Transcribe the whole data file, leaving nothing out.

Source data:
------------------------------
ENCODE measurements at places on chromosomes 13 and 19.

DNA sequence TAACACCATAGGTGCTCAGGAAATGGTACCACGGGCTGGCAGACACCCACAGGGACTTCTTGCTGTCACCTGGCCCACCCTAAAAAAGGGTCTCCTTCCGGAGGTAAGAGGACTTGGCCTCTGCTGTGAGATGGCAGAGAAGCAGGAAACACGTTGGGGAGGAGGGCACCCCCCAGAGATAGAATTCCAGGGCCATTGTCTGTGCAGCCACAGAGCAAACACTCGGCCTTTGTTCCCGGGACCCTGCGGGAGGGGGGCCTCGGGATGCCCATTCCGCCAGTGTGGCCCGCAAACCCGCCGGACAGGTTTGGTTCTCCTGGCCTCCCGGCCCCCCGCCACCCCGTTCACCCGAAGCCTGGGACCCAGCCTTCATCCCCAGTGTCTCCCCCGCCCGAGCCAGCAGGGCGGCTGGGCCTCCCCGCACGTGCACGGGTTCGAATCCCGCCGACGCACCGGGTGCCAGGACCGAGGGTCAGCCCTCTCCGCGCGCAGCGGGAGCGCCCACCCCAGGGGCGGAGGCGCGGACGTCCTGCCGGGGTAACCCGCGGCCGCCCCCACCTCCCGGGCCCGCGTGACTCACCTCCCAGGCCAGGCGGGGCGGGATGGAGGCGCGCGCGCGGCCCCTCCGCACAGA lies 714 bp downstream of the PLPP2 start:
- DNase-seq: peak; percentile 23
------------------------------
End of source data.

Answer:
ENCODE measurements at places on chromosomes 13 and 19.

DNA sequence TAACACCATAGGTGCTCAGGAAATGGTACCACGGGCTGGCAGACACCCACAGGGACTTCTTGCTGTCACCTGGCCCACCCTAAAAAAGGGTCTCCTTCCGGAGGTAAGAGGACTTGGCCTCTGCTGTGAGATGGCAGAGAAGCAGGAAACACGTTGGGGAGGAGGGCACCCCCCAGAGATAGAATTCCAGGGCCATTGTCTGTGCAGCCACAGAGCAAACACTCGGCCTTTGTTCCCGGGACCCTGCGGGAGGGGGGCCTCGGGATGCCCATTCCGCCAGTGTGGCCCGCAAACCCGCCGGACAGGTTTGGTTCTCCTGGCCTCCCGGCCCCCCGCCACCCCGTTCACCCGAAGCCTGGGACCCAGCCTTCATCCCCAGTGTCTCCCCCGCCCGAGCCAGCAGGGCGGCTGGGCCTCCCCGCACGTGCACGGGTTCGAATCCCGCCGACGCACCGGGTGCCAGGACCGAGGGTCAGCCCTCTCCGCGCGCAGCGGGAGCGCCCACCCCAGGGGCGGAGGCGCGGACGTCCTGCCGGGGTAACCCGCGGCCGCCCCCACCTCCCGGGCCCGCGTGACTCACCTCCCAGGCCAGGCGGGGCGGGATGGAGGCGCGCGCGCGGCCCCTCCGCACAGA lies 714 bp downstream of the PLPP2 start:
- DNase-seq: peak; percentile 23